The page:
The New Yorker

The New Yorker April 26-May 3, 2021

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Founded in 1925, The New Yorker publishes the best writers of its time and has received more National Magazine Awards than any other magazine, for its groundbreaking reporting, authoritative analysis, and creative inspiration. The New Yorker takes readers beyond the weekly print magazine with the web, mobile, tablet, social media, and signature events. The New Yorker is at once a classic and at the leading edge.

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2
contributors

Connie Bruck (“Make Me an Offer,” p. 56), a staff writer, is the author of “Master of the Game,” “The Predators’ Ball,” and “When Hollywood Had a King.” John Seabrook (“Scooter City,” p. 28) has written four books, including, most recently, “The Song Machine.” Amy Davidson Sorkin (Books, p. 89), a staff writer, is a regular contributor to Comment. She also writes a column for newyorker.com. José Antonio Rodríguez (Poem, p. 61) published the poetry collection “This American Autopsy” in 2019. Margaret Atwood (Fiction, p. 70), the author of more than fifty books, is a co-winner of the 2019 Booker Prize, for her novel “The Testaments.” Bruce McCall (Cover) has contributed covers and humor pieces to the magazine since 1980. An exhibition of his work, “Bruce McCall’s New York,” will be on display at the…

3
the mail

AFTER SANDY HOOK I was moved by Ian Frazier’s piece about anti-gun-violence activists like Shaina Harrison, who are working in the eye of the storm: in the classroom, where gun-violence-prevention skills can be taught, and on the streets, where violence interrupters demonstrate peaceful ways to settle disputes (“Guns Down,” April 5th). I have been a gun-safety activist since my nephew Daniel Barden was killed at Sandy Hook Elementary School, in 2012. The damage done by mass shootings is immense, but the suicides and everyday community violence caused by guns also deserve our attention. Many worthy groups are working to address these issues, from the big names like Brady and Everytown for Gun Safety to myriad smaller ones, like those which Frazier writes about. The N.R.A., rocked by scandal and mismanagement, is…

19
goings on about town: this week

In an effort to slow the spread of the coronavirus, many New York City venues are closed. Here’s a selection of culture to be found around town, as well as online and streaming. The nonagenarian Japanese artist Yayoi Kusama was born into botany: her grandparents ran a nursery in Matsumoto, where she grew up. Through Oct. 31, her crowd-pleasing works grace the grounds and interiors of the New York Botanical Garden in “Kusama: Cosmic Nature.” (Timed tickets, available via nybg.org, are required.) “My Soul Blooms Forever” (above), a painted-steel whimsy from 2019, is installed under the newly restored dome of the Palms of the World Gallery, in the Enid A. Haupt Conservatory. R. & B. In the course of three months in 2012, the singer and producer Miguel released a trio of EPs…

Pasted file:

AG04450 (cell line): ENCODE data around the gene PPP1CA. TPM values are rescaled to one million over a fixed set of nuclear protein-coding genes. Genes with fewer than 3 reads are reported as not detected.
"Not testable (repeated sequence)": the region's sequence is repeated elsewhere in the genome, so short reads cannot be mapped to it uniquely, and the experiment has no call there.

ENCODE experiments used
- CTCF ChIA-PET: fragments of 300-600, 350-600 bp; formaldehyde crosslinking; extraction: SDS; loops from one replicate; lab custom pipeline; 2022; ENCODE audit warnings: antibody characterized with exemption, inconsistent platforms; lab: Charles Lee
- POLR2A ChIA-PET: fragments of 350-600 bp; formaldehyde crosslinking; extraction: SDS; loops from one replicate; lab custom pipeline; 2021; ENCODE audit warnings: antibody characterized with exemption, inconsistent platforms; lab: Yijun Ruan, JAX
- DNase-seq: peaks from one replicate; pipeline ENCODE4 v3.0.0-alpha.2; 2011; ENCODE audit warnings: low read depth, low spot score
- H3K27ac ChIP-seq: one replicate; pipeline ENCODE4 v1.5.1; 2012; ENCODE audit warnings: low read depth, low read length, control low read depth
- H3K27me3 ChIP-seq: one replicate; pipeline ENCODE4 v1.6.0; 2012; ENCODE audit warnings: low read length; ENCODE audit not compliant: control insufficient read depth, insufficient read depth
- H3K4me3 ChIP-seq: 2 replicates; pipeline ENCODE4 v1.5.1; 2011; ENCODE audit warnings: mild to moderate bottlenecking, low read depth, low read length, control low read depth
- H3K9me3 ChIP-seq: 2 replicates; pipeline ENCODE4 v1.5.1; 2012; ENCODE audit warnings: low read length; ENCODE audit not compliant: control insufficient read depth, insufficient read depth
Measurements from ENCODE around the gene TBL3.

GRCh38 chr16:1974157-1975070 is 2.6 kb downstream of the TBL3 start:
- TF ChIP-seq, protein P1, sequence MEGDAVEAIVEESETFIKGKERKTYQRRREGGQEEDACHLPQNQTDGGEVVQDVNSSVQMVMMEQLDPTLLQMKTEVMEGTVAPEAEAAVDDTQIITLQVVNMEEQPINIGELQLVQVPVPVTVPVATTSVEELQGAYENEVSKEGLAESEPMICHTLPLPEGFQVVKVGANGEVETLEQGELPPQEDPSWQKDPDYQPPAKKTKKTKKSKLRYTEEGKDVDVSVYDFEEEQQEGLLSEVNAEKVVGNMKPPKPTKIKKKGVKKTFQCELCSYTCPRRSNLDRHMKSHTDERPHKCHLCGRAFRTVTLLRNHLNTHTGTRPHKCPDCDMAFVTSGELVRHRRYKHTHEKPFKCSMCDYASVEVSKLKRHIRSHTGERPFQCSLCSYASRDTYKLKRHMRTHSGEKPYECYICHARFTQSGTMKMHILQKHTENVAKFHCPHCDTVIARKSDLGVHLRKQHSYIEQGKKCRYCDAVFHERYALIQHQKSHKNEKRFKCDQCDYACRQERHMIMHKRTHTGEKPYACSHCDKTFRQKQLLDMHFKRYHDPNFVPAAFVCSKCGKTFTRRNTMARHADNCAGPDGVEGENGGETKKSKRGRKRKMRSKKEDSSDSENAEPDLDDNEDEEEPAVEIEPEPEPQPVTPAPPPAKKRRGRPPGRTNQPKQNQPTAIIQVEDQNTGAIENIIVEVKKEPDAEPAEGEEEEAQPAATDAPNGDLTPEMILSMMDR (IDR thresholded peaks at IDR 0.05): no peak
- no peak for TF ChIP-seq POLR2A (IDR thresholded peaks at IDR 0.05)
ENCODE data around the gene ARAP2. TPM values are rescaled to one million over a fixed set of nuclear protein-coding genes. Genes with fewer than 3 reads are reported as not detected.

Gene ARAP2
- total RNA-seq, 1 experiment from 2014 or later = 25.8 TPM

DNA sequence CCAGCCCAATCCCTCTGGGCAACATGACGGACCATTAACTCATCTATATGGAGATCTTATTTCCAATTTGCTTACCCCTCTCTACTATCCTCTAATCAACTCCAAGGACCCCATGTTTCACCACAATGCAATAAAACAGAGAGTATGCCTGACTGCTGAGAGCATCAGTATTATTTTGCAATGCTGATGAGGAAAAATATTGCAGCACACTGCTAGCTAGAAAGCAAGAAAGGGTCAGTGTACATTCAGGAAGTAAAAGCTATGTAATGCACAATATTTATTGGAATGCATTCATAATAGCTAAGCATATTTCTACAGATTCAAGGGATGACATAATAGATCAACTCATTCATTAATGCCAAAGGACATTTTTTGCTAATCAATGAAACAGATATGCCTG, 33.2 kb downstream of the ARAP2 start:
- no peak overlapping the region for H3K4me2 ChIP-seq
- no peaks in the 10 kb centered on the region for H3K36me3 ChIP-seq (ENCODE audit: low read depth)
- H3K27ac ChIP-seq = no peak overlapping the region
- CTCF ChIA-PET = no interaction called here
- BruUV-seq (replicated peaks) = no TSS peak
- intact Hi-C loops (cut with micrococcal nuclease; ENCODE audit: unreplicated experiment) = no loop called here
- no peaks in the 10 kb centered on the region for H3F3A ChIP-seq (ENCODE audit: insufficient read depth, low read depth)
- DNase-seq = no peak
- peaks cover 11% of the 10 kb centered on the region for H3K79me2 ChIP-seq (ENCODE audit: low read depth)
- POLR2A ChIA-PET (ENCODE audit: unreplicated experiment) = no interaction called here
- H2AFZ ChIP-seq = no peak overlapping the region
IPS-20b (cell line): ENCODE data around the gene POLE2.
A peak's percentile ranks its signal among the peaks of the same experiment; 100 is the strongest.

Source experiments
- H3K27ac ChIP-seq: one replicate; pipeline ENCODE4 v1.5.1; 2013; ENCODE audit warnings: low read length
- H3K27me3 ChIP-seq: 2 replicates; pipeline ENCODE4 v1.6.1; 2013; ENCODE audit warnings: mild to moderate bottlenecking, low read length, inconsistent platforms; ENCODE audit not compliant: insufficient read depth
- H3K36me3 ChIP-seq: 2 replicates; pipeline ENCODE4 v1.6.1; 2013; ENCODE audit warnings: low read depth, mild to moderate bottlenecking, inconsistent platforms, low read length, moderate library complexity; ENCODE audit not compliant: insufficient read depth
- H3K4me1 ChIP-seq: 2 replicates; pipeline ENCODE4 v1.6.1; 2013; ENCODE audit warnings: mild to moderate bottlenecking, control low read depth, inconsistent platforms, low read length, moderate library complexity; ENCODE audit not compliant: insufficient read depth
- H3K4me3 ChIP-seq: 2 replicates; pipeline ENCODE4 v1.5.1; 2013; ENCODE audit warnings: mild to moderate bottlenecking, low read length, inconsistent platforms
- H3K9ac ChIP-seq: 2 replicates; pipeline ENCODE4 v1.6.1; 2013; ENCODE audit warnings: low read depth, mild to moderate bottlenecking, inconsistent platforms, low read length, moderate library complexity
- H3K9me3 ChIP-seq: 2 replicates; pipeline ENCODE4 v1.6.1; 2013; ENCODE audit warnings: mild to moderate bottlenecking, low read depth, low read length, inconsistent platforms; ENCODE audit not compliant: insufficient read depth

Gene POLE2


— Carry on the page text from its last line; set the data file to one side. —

3
tables for two: dacha 46

Dacha 46 657 Washington Ave., Brooklyn When, early in their relationship, Trina Quinn gave her now wife, Jessica Quinn, a cookbook called “A Gift to Young Housewives,” first published in Russia in 1861, it was mostly a gag. Both women are professional chefs, and Jessica, a Long Island-born daughter of immigrants from Latvia and Ukraine, is fluent in Russian. The book’s instructions were intended as much for housewives as for their servants, who would be the ones actually preparing the roast goose stuffed with macaroni and the fish roulade. Jessica appreciated the joke but, at the time, didn’t bother studying the book closely. Neither she nor Trina imagined that, years later, it would become an emblem of their shared career. Jessica, who graduated from culinary school, traces her interest in food to her…

5
comment: unpacking the court

The Supreme Court, by design, is undemocratic, but is there a point beyond which its insulation from the will of the people becomes unjust? Much has been said about the fact that the makeup of the current Court does not reflect that of the elected branches of the federal government. In response, on April 9th, Joe Biden signed an executive order establishing a bipartisan Presidential commission, to study the prospect of changing the Court’s composition and culture. The Court can be shrunk or expanded by a simple majority vote in Congress, and the dream of doing just that has occasionally tantalized Presidents beset by judicial opposition—most famously, the predecessor whom Biden cites frequently as an inspiration: Franklin Delano Roosevelt. In the Oval Office, Biden has awarded prime real estate—right above…

5
together again dept.: adult supervision

Randall Poster and Josh Deutsch met in the mid-seventies, when they were in seventh grade. “A girl I knew from sleepaway camp—maybe she was my first girlfriend—introduced us,” Poster said recently. “Probably at a bar mitzvah.” “Not my bar mitzvah,” Deutsch said. “Not mine, either,” Poster “Although we were at each other’s bar mitzvahs.” At the time, Deutsch, who lived in New Jersey, was attending Riverdale Country School, in the Bronx, and Poster, who lived in Riverdale, was a student at Horace Mann, next door. They were both into music. They bought and spun and talked about records, pored over the Village Voice, and, as they got older, accompanied each other to concerts and clubs. Poster said, “I remember getting into Studio 54 in eleventh grade and thinking, ‘I want to be a grownup.’” A…